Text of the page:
Days after New York legalized gay marriage, homosexual advocates are seeking to legalize same-sex marriage in New Jersey through the courts after it failed in the Legislature last year.
A New Jersey gay rights legal organization, representing seven same-sex couples, filed a lawsuit in state Superior Court Wednesday that would force the state to recognize gay marriage.
The suit demands that same-sex partnerships be recognized as marriages, not civil unions. The filing comes on the heels of a gay marriage bill that was passed by the New York State Senate 33-29 and signed into law by Gov. Andrew Cuomo.
New Jersey began offering civil unions in 2007 after the state Supreme Court said the state had to give gay couples the same rights as married couples. But the suit argues that civil unions are a "badge of inferiority" and that the same-sex couples in civil unions face discrimination in medical offices.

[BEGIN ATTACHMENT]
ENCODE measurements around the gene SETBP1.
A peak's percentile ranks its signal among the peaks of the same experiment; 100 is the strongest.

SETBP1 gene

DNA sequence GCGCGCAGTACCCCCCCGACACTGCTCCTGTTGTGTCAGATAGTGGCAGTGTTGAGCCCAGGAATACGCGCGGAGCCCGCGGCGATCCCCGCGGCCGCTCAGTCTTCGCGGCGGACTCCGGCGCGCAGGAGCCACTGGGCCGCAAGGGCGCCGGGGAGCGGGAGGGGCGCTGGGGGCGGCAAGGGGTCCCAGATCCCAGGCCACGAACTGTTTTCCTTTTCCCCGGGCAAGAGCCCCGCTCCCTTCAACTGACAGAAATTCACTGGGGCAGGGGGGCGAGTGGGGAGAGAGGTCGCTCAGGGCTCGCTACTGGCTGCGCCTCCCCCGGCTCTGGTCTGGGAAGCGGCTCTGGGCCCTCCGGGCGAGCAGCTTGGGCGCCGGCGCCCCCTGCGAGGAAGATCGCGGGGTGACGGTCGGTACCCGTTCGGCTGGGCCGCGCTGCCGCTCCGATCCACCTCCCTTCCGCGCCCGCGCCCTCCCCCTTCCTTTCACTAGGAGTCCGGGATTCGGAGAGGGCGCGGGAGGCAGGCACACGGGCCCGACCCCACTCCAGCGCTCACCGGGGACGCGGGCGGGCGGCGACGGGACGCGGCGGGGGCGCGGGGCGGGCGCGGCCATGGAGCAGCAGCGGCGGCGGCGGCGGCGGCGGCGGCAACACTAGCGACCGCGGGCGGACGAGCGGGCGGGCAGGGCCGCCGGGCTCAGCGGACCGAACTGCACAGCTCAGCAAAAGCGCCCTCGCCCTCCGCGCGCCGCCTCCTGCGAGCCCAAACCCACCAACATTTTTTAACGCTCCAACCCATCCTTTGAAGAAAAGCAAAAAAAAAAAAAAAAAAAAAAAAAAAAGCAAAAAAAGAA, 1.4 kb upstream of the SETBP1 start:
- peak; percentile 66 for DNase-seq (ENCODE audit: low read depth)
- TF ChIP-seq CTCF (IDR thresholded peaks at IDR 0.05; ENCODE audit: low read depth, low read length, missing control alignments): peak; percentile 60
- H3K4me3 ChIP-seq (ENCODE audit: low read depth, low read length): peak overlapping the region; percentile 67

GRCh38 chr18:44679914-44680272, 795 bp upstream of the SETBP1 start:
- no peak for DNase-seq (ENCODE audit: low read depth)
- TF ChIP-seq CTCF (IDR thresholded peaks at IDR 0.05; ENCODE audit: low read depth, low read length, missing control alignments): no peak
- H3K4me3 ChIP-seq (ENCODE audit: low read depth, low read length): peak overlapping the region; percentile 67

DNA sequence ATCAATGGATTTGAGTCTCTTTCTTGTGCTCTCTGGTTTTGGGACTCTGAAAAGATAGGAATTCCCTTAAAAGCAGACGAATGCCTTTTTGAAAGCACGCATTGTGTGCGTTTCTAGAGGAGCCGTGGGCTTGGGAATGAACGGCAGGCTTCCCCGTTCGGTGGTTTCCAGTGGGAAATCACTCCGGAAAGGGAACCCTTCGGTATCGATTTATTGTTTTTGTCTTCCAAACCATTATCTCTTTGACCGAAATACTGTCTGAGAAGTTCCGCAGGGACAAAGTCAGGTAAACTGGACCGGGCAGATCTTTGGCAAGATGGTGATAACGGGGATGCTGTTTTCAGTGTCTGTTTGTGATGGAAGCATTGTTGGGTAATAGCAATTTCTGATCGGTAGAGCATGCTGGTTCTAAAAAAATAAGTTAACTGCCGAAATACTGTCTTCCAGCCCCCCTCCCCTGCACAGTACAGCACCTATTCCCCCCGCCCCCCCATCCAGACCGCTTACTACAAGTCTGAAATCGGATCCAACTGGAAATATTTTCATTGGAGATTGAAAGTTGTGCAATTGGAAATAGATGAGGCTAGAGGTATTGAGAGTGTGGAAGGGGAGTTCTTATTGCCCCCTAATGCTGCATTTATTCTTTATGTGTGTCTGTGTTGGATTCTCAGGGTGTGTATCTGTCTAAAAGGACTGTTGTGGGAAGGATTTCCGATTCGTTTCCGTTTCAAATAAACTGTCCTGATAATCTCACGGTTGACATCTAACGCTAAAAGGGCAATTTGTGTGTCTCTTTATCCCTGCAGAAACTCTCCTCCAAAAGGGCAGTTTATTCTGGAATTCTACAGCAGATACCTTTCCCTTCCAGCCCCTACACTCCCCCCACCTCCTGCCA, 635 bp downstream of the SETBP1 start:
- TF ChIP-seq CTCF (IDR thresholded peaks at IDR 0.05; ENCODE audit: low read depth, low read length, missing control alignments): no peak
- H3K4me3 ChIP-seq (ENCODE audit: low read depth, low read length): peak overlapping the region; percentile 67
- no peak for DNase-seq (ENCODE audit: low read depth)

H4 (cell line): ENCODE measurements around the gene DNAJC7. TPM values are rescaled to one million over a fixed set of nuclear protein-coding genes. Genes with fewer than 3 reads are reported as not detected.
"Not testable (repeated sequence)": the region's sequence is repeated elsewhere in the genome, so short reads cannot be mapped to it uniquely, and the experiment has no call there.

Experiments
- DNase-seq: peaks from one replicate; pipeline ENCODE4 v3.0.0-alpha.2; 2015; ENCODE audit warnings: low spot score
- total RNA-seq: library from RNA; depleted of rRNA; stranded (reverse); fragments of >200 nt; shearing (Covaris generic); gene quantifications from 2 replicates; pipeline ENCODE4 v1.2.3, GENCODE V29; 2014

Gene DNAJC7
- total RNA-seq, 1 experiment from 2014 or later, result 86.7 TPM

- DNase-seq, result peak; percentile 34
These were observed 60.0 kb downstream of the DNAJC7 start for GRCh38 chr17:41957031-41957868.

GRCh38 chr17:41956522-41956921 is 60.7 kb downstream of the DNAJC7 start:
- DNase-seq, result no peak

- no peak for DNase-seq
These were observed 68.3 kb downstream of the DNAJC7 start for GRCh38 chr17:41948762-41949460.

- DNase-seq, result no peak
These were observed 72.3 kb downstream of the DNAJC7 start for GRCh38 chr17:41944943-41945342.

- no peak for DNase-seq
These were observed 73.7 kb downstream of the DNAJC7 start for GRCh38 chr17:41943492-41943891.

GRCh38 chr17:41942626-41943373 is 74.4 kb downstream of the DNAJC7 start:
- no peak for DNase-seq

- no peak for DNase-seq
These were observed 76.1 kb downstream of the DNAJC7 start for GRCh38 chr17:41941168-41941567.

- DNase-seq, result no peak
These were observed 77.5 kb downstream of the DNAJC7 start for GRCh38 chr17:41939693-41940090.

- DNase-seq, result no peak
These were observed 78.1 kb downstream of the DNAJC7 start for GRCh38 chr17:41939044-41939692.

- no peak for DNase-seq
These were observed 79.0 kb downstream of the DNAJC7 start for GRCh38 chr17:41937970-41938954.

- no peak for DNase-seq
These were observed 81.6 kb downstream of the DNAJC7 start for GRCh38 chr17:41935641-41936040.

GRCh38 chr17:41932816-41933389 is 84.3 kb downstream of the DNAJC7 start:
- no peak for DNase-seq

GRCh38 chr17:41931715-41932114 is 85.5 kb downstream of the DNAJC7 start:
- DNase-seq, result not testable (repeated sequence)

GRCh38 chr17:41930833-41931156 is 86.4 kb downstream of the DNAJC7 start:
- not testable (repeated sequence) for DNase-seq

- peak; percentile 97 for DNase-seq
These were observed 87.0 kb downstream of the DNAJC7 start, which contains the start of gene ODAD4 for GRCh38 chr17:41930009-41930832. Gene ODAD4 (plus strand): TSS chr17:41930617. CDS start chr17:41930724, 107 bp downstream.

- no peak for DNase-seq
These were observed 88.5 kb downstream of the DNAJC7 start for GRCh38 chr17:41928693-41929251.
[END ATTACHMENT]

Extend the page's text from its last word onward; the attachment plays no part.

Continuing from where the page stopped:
"Today, New Jersey shunts lesbian and gay couples into the novel and inferior status of ‘civil union,’ while reserving civil marriage only for heterosexual couples," the suit states.
Gov. Chris Christie reiterated his opposition to gay marriage Tuesday during a radio interview with New Jersey 101.5.
"Marriage is an institution that has centuries old implications in both religious and cultural institutions, and I believe it should remain between one man and one woman," said Christie, a Catholic.
The Republican governor, however, said he is in favor of strengthening the current civil union law to include more legal protections.
The New Jersey State Senate rejected a bill to legalize gay marriage in January 2010, two weeks before Christie took office.
Two weeks ago, New Jersey Assemblyman Reed Gusciora (D-Mercer), the state’s only openly gay lawmaker, revived the legislation with A4130, a bill to legalize same-sex marriage.
Christie has vowed to veto any gay marriage bill.
"I am not a fan of same-sex marriage," said the governor on NBC News' "Meet the Press" Sunday. "It's not something that I support."